Gounod ROMEO ET JULIETTE, Met 01.12.2005; c. de Billy; Dessay, Vargas, Degout, Hanslowe, Sigmundsson.
The last act of this evening's Romeo et Juliette travelled like a smooth highway through the great cornfields of Nebraska. There was a faked death, a suicide, and then another; then why the f* were my eyes scanning the big round turntable stage looking for my zodiac sign (Leo)? It was like looking out the car window; see how the horizon doesn't seem to move despite running over the speed limit; and look at all that corn (popcorn for the Multiplex). While doing that, I wondered where my exit was.
Act II typifies the horror. Right from the top of the act, Gounod made sure his score gushes with first love music; we're talking Romeo and Juliet after all. Curiously, I don't think it's possible to leech more romance off the music than tonight. Maestro Bertrand de Billy works through the bars like Florida rush hour traffic (bumper to bumper, but mysteriously still 60 mph). Then the curtain rises to reveal a protrusion off the left curved wall; supposedly Juliette's balcony, it has the aura of a cubicle at a telemarketing office. Down below, Ramon Vargas jumps up and down and rolls around Constellation Plaza like it was his first time on crystal meth. Natalie Dessay, clarion soprano, delivers to her abilities, but, sadly, in the end, the girl's just an employee-of-the-month amidst such immense monstrosity. This production lacks the ability to induce intimacy, echoing instead the appalling aimless impotence of the pit. Too many colors and shapes on the stage floor and walls; nothing makes sense; the eye wanders off easily; meanwhile, elevator music rolls by.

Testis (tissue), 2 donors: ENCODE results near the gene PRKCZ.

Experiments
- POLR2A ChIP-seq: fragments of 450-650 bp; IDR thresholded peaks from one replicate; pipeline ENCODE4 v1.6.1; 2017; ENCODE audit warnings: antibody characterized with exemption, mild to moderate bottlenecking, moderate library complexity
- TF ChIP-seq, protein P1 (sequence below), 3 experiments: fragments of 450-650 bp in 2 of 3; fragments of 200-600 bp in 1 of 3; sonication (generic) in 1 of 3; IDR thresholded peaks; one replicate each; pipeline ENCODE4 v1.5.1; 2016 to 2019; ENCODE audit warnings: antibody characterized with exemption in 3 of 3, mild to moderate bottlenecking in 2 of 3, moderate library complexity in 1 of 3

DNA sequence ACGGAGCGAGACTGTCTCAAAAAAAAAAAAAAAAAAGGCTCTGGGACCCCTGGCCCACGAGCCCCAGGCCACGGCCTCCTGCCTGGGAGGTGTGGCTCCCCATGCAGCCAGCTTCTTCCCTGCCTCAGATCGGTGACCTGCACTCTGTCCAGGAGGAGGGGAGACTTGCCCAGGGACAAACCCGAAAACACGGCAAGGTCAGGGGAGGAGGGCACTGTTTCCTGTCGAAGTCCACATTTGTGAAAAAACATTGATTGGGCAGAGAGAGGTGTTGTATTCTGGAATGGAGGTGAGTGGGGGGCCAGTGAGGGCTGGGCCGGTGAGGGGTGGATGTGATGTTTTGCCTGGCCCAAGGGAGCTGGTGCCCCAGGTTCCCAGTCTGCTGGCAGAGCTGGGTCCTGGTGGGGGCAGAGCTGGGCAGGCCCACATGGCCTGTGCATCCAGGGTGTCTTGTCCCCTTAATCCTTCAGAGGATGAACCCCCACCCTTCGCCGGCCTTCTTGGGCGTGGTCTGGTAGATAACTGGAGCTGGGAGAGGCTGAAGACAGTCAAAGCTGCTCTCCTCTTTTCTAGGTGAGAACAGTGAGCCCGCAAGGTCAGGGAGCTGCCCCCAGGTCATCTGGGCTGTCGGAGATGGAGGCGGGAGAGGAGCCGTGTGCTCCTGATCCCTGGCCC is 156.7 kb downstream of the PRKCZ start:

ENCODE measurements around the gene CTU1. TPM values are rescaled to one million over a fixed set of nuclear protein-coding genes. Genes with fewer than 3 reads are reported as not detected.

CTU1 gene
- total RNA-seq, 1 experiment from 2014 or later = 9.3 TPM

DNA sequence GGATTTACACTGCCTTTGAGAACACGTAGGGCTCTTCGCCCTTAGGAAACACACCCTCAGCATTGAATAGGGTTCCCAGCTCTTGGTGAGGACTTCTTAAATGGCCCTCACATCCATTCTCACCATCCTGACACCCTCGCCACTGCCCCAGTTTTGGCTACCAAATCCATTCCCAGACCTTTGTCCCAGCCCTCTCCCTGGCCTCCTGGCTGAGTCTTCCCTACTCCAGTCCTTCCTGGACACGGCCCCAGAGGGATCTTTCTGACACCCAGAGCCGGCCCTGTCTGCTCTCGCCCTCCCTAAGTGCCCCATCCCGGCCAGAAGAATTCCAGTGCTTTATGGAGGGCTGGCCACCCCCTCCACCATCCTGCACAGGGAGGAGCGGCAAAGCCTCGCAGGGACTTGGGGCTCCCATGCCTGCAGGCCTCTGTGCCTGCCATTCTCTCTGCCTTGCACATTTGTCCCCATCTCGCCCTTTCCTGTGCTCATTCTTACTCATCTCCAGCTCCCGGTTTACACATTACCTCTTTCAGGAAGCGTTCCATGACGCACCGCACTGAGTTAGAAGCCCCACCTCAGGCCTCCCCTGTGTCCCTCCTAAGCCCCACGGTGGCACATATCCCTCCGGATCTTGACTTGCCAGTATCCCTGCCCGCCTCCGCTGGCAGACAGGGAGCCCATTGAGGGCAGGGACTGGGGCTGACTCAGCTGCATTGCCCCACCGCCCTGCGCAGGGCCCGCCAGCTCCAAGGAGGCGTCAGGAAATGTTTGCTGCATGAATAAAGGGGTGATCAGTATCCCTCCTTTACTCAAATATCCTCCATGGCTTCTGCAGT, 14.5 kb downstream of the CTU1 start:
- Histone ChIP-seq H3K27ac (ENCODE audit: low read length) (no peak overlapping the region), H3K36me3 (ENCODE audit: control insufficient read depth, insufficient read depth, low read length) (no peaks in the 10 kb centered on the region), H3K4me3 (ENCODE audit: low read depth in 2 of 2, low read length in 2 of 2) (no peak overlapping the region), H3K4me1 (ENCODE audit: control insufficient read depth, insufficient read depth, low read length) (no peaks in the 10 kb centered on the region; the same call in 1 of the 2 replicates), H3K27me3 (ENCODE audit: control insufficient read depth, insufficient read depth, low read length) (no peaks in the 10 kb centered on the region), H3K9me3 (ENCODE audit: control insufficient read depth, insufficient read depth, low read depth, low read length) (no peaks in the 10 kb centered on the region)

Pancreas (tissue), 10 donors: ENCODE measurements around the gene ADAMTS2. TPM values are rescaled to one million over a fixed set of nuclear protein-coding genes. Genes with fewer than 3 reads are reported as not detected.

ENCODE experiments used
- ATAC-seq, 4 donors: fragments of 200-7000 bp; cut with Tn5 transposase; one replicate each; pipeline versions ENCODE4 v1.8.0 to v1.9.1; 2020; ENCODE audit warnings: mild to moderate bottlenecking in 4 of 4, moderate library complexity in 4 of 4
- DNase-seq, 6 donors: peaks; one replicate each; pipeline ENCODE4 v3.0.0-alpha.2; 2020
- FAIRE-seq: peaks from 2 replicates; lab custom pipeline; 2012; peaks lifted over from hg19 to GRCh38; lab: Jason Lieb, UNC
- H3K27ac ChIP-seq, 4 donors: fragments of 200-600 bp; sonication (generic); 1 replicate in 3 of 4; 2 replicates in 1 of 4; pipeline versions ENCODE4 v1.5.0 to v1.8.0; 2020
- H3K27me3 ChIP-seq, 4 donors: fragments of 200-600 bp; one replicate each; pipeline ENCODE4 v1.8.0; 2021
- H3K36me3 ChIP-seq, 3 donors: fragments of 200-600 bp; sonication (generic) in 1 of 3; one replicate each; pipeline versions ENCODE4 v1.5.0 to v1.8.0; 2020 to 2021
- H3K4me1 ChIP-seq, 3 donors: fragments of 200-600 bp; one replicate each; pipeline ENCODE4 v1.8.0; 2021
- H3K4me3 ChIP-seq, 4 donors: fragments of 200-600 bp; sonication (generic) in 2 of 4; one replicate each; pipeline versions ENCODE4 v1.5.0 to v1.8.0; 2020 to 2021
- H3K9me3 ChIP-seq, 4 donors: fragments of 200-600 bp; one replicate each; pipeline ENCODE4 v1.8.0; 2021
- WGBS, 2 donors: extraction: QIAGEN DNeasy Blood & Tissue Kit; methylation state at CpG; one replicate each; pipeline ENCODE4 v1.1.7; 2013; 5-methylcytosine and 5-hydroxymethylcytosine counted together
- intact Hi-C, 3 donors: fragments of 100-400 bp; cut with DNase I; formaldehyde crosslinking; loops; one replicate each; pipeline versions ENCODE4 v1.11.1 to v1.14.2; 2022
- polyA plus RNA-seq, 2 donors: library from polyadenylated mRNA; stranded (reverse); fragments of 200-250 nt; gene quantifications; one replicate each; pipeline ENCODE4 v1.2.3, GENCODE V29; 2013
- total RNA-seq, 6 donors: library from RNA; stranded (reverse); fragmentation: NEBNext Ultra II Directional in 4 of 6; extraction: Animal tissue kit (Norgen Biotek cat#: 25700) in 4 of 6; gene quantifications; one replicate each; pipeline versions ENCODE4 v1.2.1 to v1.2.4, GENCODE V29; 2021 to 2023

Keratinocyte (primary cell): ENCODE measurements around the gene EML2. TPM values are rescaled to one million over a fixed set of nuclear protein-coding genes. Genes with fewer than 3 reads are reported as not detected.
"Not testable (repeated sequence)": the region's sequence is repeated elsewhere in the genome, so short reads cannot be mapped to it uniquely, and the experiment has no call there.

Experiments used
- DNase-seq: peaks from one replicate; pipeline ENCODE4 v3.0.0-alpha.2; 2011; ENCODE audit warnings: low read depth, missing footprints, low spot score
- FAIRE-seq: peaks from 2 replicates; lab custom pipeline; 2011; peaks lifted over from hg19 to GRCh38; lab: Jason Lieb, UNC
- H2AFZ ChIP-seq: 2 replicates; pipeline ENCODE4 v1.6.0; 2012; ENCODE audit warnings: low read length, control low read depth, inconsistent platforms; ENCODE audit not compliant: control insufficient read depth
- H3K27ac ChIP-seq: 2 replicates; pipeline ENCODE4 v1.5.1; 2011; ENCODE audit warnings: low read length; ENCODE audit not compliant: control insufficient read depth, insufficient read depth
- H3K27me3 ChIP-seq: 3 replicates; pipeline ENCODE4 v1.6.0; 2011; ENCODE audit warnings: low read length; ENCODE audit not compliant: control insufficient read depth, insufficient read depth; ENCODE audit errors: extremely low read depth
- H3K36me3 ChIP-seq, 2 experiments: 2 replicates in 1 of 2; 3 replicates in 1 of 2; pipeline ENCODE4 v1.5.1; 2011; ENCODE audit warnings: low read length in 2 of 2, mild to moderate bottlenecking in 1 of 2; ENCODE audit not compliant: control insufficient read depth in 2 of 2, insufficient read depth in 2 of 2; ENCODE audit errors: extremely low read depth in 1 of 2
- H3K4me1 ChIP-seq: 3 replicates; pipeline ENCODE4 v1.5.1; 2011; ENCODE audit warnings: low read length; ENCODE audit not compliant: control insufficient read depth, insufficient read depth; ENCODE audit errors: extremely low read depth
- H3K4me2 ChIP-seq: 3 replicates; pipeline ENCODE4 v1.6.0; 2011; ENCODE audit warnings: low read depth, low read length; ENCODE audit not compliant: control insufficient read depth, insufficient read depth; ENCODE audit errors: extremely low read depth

Scene changes are very cosmetic (a bed here, a staircase there), and yet, inexplicably, take minutes to finish, further deadening the music's momentum (if it had any). The waits between scenes are eerily quiet, punctuated only by certified city coughing: it's that funny feeling of being in a crowded elevator and you're wondering what the others are wondering about. Exciting opera usually elicits lots of discussion and instapunditing among seatmates during such pauses; in this case, however, the auditorium feels a kind of collective whiff of unsettled boredom, going nicely with the defiant sounding out of phlegm.
But it was really like being in your dentist's waiting room, awaiting root canal... OK, I will stop here. (Believe me, I got more material about Acts IV and V, but I must stop here.) Bottom line: two or twenty Natalie Dessays couldn't rescue this mess. Oh, it's a shame.